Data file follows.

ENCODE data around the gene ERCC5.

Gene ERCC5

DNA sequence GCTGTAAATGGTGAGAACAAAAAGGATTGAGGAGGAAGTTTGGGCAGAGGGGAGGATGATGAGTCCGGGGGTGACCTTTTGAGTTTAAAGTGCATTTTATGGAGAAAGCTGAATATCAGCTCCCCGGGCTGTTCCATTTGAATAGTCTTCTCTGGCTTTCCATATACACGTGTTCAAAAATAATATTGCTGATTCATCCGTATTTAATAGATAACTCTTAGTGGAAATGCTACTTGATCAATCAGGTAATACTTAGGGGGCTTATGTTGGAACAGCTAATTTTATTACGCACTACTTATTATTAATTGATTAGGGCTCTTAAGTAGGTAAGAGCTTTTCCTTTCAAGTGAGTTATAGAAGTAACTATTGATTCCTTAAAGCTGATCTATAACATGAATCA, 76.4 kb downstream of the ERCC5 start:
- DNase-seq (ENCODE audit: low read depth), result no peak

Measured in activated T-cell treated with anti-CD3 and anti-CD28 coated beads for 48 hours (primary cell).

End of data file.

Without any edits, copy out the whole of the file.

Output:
ENCODE data around the gene ERCC5.

Gene ERCC5

DNA sequence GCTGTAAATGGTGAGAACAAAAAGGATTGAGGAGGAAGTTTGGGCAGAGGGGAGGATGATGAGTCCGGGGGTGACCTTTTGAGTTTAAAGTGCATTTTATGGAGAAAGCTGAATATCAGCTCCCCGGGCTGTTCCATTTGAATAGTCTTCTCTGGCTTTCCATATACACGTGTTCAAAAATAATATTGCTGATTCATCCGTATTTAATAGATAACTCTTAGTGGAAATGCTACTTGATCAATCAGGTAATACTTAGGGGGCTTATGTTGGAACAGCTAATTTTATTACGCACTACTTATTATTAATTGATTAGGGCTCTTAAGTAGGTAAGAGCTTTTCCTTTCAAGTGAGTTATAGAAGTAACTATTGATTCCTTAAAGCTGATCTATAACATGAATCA, 76.4 kb downstream of the ERCC5 start:
- DNase-seq (ENCODE audit: low read depth), result no peak

Measured in activated T-cell treated with anti-CD3 and anti-CD28 coated beads for 48 hours (primary cell).